• latelywonders

        my husband hates scenes being made in public. so one thing we do, if we know it’s a topic we are going to argue about, is go out for coffee. we do this because we know either one of us will make a scene in public. and we then can usually remain calm and talk it over.
        another thing we do is, if we are fighting, one of us leaves and calls the other on the phone. this is helpful because, you can’t see the person’s expressions. so if I roll my eyes, which I tend to do, he can’t see me. and if he makes a face or whatever, I can’t see him, so usually then it doesn’t escalate.
        humility is good, but you have to remember that you are entitled to your feelings and opinions. no one should rule the house with an iron fist. you need to have equal footing. this is where my husband and I struggled. we were always in what seemed to be in competition. we were always arguing about who did more or who did what. once we stopped competing and being in a power struggle( mainly me), then life became much easier.
        your wife should help you if you need it. that is part of what a spouse is supposed to do. the bible calls the wife specifically, a “helpmate”.
        we have had to learn to let the past go and start out on a level playing field, if you will. this has made it much easier.
        also another thing we don’t do is talk to each other about the sex life we had before we got together. we feel this only leads to questions that maybe hurtful to answer and undo jealousy. that has actually worked quite well.
        I hope some of this helps and I hope your wife becomes a little more soft hearted where you ae concerned.

      • Topaz

        Thank you for your suggestions. One thing that we’ve done is stop arguing in front of the kids. If we feel an argument coming on, we go in the other room and keep our voices down, or else we hold it until a later time.

        Due to my wife’s culture and upbringing, she has everything on a strict schedule. I have learned that it’s okay to “break out” of her rigid structure when I need to, even if it upsets her.

        I have to admit, I have been irresponsible in the past and either refused to see her point or pretended nothing was wrong.

        About previous sex lives, that is something that we have never touched on. We both know not to go there because, well, that’s something I’d rather not know. She feels the same as well.

      • latelywonders

        can I ask how long you have been married and what culture your wife comes from?

      • Topaz

        No problem. We have been married for 11 years. We met in Tokyo, my wife’s hometown. We were married there, and both of our sons were born in Tokyo.

        Our kids’ first language is actually Japanese. However, now that they’re both in elementary school, English is quickly becoming their first language.

      • latelywonders

        I can see how there would be some rigidness in her. I hear that culture is very disciplined. she does however need to realize she married an American, and a good, healthy, working relationship takes 2 people communicating effectively.

      • Topaz

        Yes. Little by little she is realizing that we need to compromise. Plus our kids are growing up American, so she sees firsthand how our cultures are different.

  • Jolene

    I know that blaming our parents is an easy way out but I remember when I went to my first therapist and she dug and dug into my whole being until she finally got to the root of my issue ….. I remember what she told me like it just happened yesterday “Jolene, you really don’t need to be here the one that needs to be seen is your mother. She is a very manipulative person who has caused you such grief”…… now, she wasn’t the last therapist that I saw that told me my mother was crazy and that her way about going though life was just “not normal”……a few years ago, when I was with Mr.Crazy and we attended counseling, the therapist looked at me and with a couple words she finally made me comes to terms with things with my parents. “Jolene you’re an orphan…you have never been loved like your sister was, you will NEVER have the parents she has….you will never have their approval ….Jolene you need to mourn them like they are dead, because when your sister was born that’s when you “lost” your parents….they were unable to love both of you therefore they choose your sister over you. Once you look at them as Jack and Teri and not your parents then you will be able to heal and finally come to terms with yourself.” …………….. it worked. That’s what I needed to hear…..and of course read the book that she assigned me…..but it’s true, I will never have the parents my sister has.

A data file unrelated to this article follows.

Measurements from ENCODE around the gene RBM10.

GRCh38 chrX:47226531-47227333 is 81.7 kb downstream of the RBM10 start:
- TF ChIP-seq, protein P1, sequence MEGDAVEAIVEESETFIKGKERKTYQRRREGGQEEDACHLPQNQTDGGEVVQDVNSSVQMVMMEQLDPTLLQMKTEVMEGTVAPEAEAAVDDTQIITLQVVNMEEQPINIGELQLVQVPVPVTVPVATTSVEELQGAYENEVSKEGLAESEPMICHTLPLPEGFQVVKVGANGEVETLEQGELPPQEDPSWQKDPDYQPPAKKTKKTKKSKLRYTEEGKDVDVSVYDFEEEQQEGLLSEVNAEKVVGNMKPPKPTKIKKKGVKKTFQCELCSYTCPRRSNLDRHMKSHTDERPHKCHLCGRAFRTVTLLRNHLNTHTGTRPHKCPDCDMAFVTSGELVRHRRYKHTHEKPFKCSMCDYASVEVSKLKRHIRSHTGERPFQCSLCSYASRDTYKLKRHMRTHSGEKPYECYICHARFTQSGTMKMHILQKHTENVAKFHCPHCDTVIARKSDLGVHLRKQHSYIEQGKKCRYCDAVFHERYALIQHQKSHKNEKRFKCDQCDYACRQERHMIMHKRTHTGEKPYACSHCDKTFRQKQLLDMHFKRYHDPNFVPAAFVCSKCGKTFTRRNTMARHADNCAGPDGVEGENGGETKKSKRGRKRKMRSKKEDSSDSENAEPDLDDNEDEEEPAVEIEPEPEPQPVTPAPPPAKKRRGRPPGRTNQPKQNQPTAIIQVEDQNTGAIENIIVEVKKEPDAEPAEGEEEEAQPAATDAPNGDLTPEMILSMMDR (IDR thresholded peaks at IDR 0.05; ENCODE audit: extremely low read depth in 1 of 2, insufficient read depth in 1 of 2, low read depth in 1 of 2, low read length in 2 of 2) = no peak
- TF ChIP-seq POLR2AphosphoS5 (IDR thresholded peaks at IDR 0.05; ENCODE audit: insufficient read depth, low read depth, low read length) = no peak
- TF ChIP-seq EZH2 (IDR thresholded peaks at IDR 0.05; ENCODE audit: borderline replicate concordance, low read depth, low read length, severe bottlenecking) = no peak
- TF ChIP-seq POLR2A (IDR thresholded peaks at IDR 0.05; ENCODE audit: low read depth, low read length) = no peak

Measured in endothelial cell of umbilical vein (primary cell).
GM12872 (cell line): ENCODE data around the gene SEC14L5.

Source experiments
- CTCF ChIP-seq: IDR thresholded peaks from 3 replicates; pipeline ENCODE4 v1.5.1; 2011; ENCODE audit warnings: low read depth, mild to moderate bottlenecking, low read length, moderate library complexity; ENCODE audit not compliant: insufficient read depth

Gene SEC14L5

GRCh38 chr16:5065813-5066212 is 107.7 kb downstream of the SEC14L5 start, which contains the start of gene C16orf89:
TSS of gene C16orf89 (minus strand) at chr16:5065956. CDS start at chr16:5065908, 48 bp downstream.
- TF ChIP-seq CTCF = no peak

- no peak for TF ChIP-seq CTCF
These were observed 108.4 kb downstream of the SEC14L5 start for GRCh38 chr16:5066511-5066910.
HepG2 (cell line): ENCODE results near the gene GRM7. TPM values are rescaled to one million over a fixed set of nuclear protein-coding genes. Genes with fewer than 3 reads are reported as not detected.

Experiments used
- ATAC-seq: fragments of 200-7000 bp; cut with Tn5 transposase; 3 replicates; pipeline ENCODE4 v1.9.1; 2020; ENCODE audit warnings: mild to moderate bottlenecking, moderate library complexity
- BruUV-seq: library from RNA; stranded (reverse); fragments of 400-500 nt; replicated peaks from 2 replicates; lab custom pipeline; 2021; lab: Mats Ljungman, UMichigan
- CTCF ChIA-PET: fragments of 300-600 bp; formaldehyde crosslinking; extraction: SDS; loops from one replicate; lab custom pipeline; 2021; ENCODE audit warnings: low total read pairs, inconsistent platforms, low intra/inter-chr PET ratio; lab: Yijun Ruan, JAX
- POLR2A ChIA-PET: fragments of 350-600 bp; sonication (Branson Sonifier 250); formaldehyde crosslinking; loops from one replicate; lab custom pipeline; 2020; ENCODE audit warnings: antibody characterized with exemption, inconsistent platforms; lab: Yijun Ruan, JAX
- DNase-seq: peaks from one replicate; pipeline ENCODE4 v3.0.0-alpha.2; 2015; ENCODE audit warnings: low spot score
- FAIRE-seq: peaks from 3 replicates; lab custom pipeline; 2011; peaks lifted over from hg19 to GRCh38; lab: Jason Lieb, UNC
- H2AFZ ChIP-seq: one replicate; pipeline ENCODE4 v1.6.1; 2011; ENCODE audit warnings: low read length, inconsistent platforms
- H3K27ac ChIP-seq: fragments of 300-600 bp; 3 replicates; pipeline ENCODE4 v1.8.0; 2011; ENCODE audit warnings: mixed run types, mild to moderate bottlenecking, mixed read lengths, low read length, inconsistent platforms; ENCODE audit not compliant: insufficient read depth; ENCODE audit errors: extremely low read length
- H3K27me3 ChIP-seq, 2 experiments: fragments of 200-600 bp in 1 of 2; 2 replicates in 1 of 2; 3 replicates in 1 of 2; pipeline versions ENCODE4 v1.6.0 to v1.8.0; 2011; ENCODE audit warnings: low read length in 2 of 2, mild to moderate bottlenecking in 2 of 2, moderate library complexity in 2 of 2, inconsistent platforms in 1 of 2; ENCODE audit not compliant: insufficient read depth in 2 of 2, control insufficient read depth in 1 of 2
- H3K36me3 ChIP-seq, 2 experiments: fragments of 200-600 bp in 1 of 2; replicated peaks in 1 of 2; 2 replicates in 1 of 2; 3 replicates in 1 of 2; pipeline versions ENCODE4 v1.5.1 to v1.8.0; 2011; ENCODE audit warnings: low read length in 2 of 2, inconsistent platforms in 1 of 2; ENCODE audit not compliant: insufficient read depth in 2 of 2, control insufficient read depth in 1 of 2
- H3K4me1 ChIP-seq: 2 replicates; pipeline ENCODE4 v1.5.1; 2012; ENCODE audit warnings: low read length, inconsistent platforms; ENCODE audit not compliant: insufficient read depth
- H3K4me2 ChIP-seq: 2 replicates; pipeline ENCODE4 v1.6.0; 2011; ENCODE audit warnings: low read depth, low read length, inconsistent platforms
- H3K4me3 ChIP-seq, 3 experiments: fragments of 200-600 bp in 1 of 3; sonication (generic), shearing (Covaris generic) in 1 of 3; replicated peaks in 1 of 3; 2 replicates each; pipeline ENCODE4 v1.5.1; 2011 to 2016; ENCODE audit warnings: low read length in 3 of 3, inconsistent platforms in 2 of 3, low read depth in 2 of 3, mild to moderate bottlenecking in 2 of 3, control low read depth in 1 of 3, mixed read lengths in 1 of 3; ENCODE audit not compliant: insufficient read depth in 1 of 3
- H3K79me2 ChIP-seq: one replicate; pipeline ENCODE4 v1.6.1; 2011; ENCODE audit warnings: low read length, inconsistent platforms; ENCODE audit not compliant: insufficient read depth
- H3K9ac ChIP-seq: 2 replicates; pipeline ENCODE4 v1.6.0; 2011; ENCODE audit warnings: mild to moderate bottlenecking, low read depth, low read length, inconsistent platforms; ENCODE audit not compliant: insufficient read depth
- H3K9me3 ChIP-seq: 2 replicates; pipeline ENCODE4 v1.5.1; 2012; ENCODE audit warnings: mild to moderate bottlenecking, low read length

but that’s fine ………. now

    • Topaz

      Thank you for sharing those experiences with me, Jolene. I’m sure it was very hard to hear those words about being an orphan.

      Several years ago, after my mother finally left my dad, I was talking to him on the phone. He offered a half-hearted apology for all those years. To me it wasn’t enough; he didn’t sound very sincere.

      I know that I need to deal with these issues and move on. Again, I am so glad that you shared your experiences with me. It helps a lot.

      • Jolene

        You’re welcome…..for some reason I find myself just opening up the flood gates and just letting everything out …hahaha…..it’s just crazy how my father has now morphed into my mother, i guess that’s what happens when you have been married for over 40 years. He denies anything that he has done…..and she well, simply thinks I’m making it all up………OKAY!!

      • Topaz

        Keep the floodgates open! It helps to let everything out, especially with someone who can listen (or read!) and offer advice and a sympathetic ear.

        Sorry for not checking my email lately. I enjoy our communication, so please don’t take it personally! πŸ™‚